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Integrating remote monitoring into heart failure patients' care regimen: A pilot study.

  • Author(s): Sohn, Albert;
  • Speier, William;
  • Lan, Esther;
  • Aoki, Kymberly;
  • Fonarow, Gregg C;
  • Ong, Michael K;
  • Arnold, Corey W
  • et al.
Abstract

Background

Around 50% of hospital readmissions due to heart failure are preventable, with lack of adherence to prescribed self-care as a driving factor. Remote tracking and reminders issued by mobile health devices could help to promote self-care, which could potentially reduce these readmissions.

Objective

We sought to investigate two factors: (1) feasibility of enrolling heart failure patients in a remote monitoring regimen that uses wireless sensors and patient-reported outcome measures; and (2) their adherence to using the study devices and completing patient-reported outcome measures.

Methods

Twenty heart failure patients participated in piloting a remote monitoring regimen. Data collection included: (1) physical activity using wrist-worn activity trackers; (2) body weight using bathroom scales; (3) medication adherence using smart pill bottles; and (4) patient -reported outcomes using patient-reported outcome measures.

Results

We evaluated 150 hospitalized heart failure patients and enrolled 20 individuals. Two factors contributed to 50% (65/130) being excluded from the study: smartphone ownership and patient discharge. Over the course of the study, 60.0% of the subjects wore the activity tracker for at least 70% of the hours, and 45.0% used the scale for more than 70% of the days. The pill bottle was used less than 10% of the days by 55.0% of the subjects.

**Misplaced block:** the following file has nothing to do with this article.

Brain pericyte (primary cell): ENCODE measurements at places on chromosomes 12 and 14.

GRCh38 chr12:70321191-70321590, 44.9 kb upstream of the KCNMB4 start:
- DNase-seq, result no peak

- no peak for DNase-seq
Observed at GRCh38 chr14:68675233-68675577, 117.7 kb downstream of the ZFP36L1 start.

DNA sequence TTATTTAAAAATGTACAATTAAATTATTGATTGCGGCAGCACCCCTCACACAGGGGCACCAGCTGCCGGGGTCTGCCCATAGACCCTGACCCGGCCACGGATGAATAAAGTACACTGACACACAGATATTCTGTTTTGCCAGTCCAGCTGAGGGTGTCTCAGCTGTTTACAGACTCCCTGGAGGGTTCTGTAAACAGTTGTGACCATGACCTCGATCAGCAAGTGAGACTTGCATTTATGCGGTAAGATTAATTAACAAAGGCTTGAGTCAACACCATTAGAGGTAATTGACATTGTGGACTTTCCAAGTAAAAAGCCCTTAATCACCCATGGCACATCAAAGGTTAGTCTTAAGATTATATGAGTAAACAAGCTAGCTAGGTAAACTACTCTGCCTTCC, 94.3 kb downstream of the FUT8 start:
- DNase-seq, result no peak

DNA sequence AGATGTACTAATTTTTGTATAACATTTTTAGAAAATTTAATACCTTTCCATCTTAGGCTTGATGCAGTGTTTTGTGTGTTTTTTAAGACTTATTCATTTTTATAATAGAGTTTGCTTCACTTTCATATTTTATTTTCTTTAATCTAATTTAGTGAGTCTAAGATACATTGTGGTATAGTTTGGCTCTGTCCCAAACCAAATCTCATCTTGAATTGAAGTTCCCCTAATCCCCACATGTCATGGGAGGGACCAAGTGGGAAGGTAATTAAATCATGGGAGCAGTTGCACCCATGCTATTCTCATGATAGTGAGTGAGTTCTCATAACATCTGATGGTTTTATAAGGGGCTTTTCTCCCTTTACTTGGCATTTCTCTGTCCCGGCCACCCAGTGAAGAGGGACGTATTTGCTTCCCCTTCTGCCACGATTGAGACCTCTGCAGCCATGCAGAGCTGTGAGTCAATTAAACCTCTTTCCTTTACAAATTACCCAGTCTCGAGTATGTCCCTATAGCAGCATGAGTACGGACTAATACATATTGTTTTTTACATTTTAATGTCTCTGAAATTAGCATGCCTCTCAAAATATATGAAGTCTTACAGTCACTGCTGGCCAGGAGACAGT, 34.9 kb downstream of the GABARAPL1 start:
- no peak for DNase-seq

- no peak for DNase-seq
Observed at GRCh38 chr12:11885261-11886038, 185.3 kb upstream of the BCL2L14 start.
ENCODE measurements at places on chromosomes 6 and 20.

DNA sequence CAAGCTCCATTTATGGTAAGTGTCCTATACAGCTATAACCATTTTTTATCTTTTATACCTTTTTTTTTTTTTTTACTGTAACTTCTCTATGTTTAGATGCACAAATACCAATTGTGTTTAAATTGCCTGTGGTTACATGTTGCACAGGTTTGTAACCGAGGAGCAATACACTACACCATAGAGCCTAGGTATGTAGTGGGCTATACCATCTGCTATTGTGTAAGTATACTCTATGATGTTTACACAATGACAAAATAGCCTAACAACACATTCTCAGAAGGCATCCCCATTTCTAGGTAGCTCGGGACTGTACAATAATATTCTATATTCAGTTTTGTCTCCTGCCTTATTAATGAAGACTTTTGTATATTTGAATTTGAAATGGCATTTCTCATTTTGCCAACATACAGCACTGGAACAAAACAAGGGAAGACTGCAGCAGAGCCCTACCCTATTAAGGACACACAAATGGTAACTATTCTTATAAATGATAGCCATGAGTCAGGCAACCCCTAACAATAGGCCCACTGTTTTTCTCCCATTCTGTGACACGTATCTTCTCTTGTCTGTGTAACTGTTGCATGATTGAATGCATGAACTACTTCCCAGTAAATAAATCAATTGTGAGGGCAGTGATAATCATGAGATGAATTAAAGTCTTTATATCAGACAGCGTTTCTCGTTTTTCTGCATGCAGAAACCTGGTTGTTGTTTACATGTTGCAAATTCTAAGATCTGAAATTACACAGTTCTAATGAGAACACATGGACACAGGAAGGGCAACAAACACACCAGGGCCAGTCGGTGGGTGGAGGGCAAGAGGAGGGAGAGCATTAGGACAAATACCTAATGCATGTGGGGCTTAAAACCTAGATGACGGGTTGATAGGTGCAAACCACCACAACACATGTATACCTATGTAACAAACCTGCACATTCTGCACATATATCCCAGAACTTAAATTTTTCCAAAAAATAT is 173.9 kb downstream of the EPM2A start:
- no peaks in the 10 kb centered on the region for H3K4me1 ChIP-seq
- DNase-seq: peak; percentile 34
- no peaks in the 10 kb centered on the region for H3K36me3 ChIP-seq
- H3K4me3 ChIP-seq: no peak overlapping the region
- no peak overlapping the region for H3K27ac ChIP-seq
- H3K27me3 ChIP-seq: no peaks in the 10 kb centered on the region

Conclusions

Our method of recruiting heart failure patients prior to hospital discharge may not be feasible as the enrollment rate was low. Once enrolled, the majority of subjects maintained a high adherence to wearing the activity tracker but low adherence to using the pill bottle and completing the follow-up surveys. Scale usage was fair, but it received positive reviews from most subjects. Given the observed usage and feedback, we suggest mobile health-driven interventions consider including an activity tracker and bathroom scale. We also recommend administering a shorter survey more regularly and through an easier interface.

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